Description, Biology, Life Cycle, Damage, Common Names, Images
- Host plants: apple, pear.
- The mites migrate from their hibernation site towards flower buds. They feed firstly upon green scales and the tips of rolled leaves, later colonizing petioles, flower stems and sepals.
- Fruit buds are attacked as soon as they begin to swell and the scales begin to open. Thereafter, the mites develop preferentially on the underside of leaves (*) , but if they are particularly abundant, they may also be found on the upper surface.
- The total fecundity of protogynae is 67 to 102 eggs laid over several days, while deutogynae produce 21 to 47 eggs.
- Deutogynae move to their hibernation site between July and September, depending on the state of foliage. When they hibernate on one-year-old shoots, they are in close proximity to fruit buds which will thus be attacked early. When they hibernate under the bark of spurs, they are further from flower buds which will thus be attacked later.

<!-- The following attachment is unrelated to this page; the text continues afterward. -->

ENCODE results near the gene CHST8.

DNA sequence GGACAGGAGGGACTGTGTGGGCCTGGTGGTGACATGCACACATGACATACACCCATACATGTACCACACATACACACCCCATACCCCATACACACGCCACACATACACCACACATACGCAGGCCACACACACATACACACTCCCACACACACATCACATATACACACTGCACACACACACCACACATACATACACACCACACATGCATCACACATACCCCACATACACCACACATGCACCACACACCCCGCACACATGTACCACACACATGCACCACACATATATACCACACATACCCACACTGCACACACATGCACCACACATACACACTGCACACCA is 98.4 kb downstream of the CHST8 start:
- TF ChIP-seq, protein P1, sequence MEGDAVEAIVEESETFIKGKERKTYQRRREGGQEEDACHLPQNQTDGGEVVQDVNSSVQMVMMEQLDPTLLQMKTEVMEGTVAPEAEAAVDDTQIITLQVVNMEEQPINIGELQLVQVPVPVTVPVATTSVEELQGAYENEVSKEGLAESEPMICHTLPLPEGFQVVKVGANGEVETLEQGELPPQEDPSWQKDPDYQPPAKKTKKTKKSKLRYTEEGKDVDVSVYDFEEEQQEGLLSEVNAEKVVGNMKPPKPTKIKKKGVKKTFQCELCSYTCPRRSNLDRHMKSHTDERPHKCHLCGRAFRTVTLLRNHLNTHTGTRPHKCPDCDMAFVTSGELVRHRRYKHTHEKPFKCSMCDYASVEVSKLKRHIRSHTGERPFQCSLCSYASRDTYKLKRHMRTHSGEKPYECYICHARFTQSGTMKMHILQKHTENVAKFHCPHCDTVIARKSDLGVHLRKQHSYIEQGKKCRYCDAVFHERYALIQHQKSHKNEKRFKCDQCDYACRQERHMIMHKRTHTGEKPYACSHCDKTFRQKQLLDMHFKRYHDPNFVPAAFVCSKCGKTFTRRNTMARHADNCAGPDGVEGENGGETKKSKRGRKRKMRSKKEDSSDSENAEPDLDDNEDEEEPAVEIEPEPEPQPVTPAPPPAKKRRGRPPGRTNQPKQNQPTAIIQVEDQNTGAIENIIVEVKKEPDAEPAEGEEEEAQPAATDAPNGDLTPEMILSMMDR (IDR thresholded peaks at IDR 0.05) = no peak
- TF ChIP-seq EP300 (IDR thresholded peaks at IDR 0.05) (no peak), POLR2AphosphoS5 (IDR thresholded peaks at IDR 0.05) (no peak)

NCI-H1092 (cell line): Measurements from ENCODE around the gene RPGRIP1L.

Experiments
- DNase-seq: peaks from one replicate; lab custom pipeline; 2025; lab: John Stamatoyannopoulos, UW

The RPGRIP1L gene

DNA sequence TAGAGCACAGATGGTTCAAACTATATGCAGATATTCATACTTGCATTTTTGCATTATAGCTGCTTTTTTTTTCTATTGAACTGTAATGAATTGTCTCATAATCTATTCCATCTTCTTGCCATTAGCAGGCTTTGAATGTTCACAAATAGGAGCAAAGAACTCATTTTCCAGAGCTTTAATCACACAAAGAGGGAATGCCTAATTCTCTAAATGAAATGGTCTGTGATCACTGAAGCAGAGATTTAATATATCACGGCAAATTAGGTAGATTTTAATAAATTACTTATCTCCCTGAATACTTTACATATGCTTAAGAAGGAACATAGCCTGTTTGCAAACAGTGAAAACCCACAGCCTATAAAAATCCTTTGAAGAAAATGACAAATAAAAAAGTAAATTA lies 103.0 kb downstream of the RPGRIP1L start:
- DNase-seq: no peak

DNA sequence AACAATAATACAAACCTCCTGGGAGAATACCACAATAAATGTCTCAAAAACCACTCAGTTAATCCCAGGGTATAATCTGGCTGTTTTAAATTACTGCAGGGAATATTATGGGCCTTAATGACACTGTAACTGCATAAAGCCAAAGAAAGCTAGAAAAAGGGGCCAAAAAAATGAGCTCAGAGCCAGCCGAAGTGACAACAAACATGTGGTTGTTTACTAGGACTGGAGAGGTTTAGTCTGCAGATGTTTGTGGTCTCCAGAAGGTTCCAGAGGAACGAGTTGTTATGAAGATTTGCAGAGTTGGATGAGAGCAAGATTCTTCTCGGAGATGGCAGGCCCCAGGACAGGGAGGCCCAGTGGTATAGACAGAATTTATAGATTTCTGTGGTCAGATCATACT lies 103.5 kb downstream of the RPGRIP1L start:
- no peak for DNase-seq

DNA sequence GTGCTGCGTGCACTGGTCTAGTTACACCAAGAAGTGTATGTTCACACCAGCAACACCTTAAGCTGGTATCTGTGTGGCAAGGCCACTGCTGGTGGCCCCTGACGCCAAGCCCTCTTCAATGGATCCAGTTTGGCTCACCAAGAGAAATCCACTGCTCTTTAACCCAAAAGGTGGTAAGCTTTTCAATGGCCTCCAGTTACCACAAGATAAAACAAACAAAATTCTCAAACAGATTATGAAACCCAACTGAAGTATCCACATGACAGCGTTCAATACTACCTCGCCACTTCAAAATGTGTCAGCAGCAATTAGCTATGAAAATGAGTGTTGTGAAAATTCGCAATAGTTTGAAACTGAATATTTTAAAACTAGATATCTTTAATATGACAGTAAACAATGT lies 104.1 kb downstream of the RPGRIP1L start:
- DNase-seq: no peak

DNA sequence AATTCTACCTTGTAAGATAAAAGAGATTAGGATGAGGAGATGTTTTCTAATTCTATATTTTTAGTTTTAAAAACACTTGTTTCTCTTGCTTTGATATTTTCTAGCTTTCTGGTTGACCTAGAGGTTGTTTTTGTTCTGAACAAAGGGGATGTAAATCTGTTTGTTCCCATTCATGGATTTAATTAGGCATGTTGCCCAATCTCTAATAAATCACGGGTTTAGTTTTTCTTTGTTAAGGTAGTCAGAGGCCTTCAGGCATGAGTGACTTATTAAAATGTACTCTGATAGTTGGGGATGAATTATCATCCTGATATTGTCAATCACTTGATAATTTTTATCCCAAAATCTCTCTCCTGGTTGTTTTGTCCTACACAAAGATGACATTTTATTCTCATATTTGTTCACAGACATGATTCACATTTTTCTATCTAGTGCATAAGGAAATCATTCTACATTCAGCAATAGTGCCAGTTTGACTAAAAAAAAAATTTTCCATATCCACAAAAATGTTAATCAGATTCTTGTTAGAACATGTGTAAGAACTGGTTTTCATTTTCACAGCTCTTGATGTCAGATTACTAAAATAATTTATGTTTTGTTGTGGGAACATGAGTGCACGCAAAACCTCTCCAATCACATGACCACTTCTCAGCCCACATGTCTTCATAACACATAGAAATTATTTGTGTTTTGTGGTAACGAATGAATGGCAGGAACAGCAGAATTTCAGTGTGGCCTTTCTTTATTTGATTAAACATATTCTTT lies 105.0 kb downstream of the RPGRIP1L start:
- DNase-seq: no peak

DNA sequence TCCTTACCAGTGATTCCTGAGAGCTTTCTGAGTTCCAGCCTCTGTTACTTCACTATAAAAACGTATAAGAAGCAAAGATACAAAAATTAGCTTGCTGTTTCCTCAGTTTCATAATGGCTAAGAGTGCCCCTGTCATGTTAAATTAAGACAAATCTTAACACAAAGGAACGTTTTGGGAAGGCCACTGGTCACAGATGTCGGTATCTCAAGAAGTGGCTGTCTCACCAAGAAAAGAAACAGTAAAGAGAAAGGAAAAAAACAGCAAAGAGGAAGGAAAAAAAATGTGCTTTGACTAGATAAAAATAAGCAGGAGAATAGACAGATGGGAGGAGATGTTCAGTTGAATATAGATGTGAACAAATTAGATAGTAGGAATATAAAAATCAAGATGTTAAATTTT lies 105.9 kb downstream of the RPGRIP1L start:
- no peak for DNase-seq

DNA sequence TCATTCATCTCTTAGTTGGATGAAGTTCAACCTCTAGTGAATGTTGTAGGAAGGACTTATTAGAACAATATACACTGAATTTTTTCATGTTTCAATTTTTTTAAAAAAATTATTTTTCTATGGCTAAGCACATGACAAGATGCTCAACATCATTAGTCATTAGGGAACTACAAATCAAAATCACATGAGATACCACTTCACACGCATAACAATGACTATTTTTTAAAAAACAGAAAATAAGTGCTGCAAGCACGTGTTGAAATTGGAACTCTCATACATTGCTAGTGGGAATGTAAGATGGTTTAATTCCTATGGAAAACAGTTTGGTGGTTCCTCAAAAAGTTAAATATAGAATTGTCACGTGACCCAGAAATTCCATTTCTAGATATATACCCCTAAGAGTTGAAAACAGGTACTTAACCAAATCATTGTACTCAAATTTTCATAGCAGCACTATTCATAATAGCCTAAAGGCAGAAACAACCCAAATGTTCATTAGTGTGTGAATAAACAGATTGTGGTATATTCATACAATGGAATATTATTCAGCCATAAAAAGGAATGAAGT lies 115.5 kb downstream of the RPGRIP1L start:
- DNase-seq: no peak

- The eggs are laid on the green parts of fruits and on fruit buds. They begin to hatch in May and give rise to a generation of protogynae and males, which are mature from the end of May. Populations grow very slowly during May, then more rapidly as the temperature rises, to reach a peak of more than 500 individuals per leaf by the end of August. In May, the deutogynae die and, for several weeks, the colonies contain only protogynae. At the end of June, deutogynae reappear and their numbers increase until the end of the season.
- Length of cycle = 39 days at 10°C; 16 days at 16°C; 10 days at 22°C.
The underside of heavily infested leaves becomes brown. (*) .
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